Are You a Professional Salesperson or a Scam Artist?
Last week I had a fascinating unpleasant experience with a couple of door-to-door “salespeople”; the quotation marks around salespeople is because they were, in my estimation, anything but real salespeople, especially the one who did all the talking. Allow me to walk you through the experience.
Nicki and I were coming home from dinner out with some friends; it was sometime around 7:00 P.M., already dark outside as we pulled into the garage. As I got out of the driver’s door and walked around the car, I saw two young men approaching from the cul-de-sac, then up the driveway straight for me; I paused, wondering what they wanted. If I would have known what was coming, I’d have turned my back and headed for the door, closed the garage door without a word; but, alas, I wasn’t clairvoyant.
The young man who did the talking dove right into his approach without so much as a word of “Do you have a moment so I can share something important with you?” (what I always said in an in-person cold call; although I never called on anyone at that hour at a residence). He works (“most likely”) for an independent contracting firm doing business for sparkenergy®, an alternative utility company to ComEd®, our electric company in the northern metropolitan area of Chicago; there are number of such alternative utility choices; I’m constantly getting direct mail from them.
He carried a clipboard with a piece of paper of some kind, which had written on it the term “ComEd®; and as he dove into his spiel, the first thing he said as he pointed to the paper was something which was designed to associate, affiliate his company with ComEd®, as if they were working together on what it was he wanted to discuss with me, never mind that the two companies are not associated in any way, are, indeed, competitors. I immediately saw through his subterfuge and called him on it. The kid was trained to hold his ground and kept pointing to the paper to “prove” the “connection” he was trying to assert.
“What company do you work for,” I asked, to no avail. I must have asked the same question two or three more times, trying to pin him down.
I never got a direct answer, just more pointing and uttering of the standard line to get past any objections like that, so as to keep making the nonexistent “connection” with the main utility serving the area—piggybacking on their name. After three or four more failed attempts to get him to acknowledge that he and his company had no connection other than being competitors, I told him I was done, wasn’t interested, and he could leave. When he kept on talking, I turned away, angrily told him to go make his next call. He told me I was rude.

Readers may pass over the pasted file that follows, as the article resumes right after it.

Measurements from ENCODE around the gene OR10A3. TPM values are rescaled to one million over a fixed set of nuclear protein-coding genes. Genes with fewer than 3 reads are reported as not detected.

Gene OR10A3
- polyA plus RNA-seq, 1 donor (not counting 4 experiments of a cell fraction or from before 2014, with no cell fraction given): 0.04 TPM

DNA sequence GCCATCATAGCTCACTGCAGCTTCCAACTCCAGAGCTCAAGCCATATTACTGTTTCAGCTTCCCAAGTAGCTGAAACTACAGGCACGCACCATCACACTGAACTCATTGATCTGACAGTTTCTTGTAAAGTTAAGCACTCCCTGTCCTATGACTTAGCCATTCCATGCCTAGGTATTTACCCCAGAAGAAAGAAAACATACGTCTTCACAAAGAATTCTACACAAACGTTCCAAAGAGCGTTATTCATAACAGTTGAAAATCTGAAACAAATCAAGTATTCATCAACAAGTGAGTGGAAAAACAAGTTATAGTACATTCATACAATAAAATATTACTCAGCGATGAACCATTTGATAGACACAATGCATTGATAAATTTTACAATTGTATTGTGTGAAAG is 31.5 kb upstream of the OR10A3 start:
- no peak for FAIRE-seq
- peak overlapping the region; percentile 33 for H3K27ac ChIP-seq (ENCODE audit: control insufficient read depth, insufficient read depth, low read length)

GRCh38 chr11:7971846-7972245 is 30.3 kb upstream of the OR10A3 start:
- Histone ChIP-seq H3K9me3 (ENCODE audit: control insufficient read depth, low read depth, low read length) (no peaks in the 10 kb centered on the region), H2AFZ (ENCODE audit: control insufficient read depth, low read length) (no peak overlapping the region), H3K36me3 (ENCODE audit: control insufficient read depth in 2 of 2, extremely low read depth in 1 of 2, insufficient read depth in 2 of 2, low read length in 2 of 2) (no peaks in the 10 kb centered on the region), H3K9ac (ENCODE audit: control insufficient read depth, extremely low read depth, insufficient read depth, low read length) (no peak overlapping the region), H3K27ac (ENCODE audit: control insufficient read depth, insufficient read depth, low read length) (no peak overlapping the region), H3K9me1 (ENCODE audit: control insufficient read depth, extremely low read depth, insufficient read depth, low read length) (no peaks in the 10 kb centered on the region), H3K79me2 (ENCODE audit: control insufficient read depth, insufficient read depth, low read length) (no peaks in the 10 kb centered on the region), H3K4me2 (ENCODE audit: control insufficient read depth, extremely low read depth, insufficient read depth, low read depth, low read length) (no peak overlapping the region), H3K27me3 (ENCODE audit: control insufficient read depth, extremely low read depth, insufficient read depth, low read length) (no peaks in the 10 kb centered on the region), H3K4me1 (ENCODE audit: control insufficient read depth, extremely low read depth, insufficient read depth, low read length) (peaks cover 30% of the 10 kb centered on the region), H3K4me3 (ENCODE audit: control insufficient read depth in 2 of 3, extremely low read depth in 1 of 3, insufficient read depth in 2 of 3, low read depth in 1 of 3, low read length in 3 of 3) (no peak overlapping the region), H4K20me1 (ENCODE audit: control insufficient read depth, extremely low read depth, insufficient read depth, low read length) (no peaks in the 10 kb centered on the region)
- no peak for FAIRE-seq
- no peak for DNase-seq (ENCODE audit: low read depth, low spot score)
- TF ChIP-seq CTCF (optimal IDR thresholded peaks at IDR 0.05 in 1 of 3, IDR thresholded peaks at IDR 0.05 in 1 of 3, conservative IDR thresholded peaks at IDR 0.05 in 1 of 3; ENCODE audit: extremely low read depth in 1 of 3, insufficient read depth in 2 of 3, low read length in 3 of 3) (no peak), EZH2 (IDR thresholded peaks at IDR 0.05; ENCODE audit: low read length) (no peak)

Now I was steaming, really pissed. So much so that I told him what I thought of him, his approach, his company, and it wasn’t praise I was spouting. He kept insisting I was the one who was rude, ignoring how he had broken every rule this old pro considers sacrosanct for a professional salesperson.
The next day I did some research on sparkenergy®; when I called the number on their website I spoke to a telephone representative, but was informed that there was no way to call the company directly in Houston, Texas. I discovered in that conversation that the men who had called on me “most likely” were independent contractors, hired to bring in business for the company, not, “more than likely,” employees of the company. A supervisor called me back later but couldn’t offer any direct contact with the individual responsible for sales for the company (I wanted to help the guy by offering some constructive criticism).
The next thing I did was research some complaint sites, and, in my subjective opinion, found a treasure trove of complaints about this company, which made my blood boil and my skin crawl. I saw terms like “scam,” “teaser rate then double to tripple [sic] the bill,” “lied about being cheaper,” “lying about being less expensive,” “twice my normal rate,” “they have ignored all email correspondence,” “last year, a person came into my office with ‘Con Edison’ Credentials…” I could go on and on, but you get the idea. Check it out for yourself.
This story begs the question Who are you, what kind of salesperson are you? Are you a professional, interested in the welfare of all the people you deal with, or a scam artist out “working” to pull the wool over people’s eyes, trick them into doing “business” with you just to make a fast buck? Do you have a conscious or are you devoid of one? Is it about the customer or just all about you? Are they “customers” or “mooches,” “idiots” you can take for a ride?
This site is for professionals of the highest caliber; if you’re a scam artist, go someplace else!Posted by Robert Terson | 2 comments